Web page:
30 Oct 2011

The science behind the spooks

The science of the paranormal – how mainstream scientists are testing the claims of psychics and telepaths. Tom Clarke reports.

An Edwardian photograph allegedly showing a ghostly monk in the rectory grounds became the evidence that led to the first serious attempt to investigate a haunted house.

Harry Price was a writer who exposed fake mediums and saw himself as a serious investigator.

He went to Borley in 1937. Taking with him his cutting edge apparatus and 48 observers, they claimed to scientifically record all manner of psychic phenomena.

They even predicted the house would burn down. Which of course it did.

In Borley today, though the rectory has long gone – the rumours haven’t. And, to the continued annoyance of local residents, neither have the psychic investigators.

For 40 years Eddie Brazil has been following in the footsteps of Harry Price.

“Price at the time was, certainly in Britain, the most famous ghost hunter, ” explains Brazil.

“He used procedures and techniques for investigating haunted houses, séance rooms and mediums which paranormal researchers are still using today, even though they probably never heard of Harry Price”.

Harry Price achieved considerable notoriety for his “scientific investigations” into the alleged phenomena here in Borley village even though he never proved anything. Yet eighty years on fascinations with the paranormal is as great, if not greater, than it ever was. So is modern science any closer to explaining these mysterious phenomena?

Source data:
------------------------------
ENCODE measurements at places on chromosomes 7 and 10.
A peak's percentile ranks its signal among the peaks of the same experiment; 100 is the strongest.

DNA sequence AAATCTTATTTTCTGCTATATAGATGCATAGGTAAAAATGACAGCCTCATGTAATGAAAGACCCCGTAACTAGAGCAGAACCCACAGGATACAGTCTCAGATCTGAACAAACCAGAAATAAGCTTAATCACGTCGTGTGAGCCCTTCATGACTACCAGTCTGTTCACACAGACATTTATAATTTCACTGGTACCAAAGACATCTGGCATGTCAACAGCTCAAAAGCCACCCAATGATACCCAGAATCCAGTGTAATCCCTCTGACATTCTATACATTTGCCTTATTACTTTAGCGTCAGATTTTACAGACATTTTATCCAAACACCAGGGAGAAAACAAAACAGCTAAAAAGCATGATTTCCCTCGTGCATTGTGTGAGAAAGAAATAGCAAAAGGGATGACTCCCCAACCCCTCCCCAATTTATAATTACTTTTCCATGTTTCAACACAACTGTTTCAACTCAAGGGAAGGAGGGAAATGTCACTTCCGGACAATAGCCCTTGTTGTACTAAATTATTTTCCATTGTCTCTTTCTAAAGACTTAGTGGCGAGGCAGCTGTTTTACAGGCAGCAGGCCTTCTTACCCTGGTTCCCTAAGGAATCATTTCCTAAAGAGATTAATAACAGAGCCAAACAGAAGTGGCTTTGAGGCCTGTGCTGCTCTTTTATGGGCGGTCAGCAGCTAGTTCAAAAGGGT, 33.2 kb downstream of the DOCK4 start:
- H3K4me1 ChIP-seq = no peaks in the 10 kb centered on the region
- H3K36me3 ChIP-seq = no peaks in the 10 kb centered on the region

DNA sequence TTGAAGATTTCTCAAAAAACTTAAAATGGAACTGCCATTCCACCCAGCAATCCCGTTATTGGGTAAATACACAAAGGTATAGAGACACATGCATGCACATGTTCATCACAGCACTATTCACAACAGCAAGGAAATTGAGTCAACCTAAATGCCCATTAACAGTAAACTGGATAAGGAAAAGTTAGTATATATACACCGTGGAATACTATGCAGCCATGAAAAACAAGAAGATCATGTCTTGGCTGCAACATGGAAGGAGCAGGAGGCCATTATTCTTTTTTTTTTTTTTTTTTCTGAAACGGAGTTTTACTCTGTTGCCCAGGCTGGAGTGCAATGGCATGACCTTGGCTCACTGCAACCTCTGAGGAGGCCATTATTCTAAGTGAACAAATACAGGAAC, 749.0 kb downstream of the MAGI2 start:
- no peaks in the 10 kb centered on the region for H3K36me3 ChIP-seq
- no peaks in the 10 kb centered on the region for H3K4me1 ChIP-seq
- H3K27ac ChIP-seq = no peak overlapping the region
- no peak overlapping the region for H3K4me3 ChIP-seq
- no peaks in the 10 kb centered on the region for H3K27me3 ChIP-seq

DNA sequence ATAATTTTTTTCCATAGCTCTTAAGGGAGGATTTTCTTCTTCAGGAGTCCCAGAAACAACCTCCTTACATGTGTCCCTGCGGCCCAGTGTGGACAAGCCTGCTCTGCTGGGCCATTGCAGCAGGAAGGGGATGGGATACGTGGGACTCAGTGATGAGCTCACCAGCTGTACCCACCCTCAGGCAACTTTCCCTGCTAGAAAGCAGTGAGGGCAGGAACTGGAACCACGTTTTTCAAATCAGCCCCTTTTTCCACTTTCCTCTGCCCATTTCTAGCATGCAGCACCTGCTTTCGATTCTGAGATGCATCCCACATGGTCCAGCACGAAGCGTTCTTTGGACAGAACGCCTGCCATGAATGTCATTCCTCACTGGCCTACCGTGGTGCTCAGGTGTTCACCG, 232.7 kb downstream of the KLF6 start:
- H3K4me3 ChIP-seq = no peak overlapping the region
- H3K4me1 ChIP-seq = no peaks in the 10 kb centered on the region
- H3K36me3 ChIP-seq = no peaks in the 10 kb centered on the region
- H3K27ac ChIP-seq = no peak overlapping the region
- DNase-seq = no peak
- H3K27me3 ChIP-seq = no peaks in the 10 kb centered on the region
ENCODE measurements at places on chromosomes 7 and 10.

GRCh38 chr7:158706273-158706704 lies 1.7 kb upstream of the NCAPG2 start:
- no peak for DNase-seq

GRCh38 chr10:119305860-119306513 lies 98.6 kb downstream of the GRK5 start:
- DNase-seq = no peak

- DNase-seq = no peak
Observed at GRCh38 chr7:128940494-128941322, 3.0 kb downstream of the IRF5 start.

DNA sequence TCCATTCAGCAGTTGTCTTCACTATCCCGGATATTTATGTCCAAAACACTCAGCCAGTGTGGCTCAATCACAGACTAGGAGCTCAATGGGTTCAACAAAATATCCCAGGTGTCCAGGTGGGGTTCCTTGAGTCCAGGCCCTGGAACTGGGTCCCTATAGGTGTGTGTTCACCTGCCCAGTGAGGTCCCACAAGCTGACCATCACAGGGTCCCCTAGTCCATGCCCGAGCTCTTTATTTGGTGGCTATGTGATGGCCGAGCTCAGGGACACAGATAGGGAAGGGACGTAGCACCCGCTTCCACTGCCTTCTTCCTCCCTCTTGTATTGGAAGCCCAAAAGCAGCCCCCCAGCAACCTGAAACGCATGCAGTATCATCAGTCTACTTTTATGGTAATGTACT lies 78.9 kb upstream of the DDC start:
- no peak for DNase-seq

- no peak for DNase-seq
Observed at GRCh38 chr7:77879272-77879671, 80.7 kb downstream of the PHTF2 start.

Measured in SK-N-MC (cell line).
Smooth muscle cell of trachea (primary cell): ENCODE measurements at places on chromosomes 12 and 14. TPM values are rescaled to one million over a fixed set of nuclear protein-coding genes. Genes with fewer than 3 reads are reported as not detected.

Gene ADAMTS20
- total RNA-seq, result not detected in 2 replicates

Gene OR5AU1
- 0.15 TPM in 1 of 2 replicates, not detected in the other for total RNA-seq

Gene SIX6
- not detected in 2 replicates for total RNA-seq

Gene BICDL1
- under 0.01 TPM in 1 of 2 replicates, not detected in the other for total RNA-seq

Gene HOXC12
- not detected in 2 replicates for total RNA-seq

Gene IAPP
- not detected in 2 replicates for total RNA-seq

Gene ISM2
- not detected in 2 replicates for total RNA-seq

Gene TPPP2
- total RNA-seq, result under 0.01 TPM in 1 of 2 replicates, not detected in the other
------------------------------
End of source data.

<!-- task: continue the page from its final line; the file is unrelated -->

Fright night

Around fifty per cent of people claim some paranormal belief. Where there are questions, there are academics ready to answer them. Edinburgh University is one of a dozen respected institutions in the UK studying the paranormal.

Dr Caroline Watt, Parapsychologist at Edinburgh explained what her job is:

“Is there any genuine ability to communicate with another person by thought alone? Is there ability to predict future events or to influence the environment?

“These questions if solid evidence can be found for them would have implications for the world of physics and our understanding of how the world works.”

Dr Watt has examined all manner of paranormal activity: seeing ghosts, pre-cognition, mind reading, psychic healing – but so far, has found no persuasive evidence of any. The bulk of her research is into the mental underpinnings of supernatural belief.

“I believe in ghost experiences but I personally don’t believe in ghosts,” she said. “People believing that they can read each other minds and that they can have lucky beliefs – I think these give people a false but comforting sense of control over what is actually an unpredictable and uncontrollable world.”

Though science has yet to prove or totally disprove physical evidence of the supernatural – it can test psychic ability.

One of Britain’s most commercially successful psychics, Sally Morgan was last month accused of being fed information during show – something she strenuously denies.

Tomorrow prominent sceptics are challenging her to a test – correctly matching at least seven names to ten photographs of anonymous deceased people.

So far she has refused.

This truly sceptical inquiry – also called science – isn’t something Harry Price, or his successors ever strictly applied to places like Borley.

And if they had, it’s unlikely they could have disproved all the stories. Ghosts will linger here as long as some people want them to.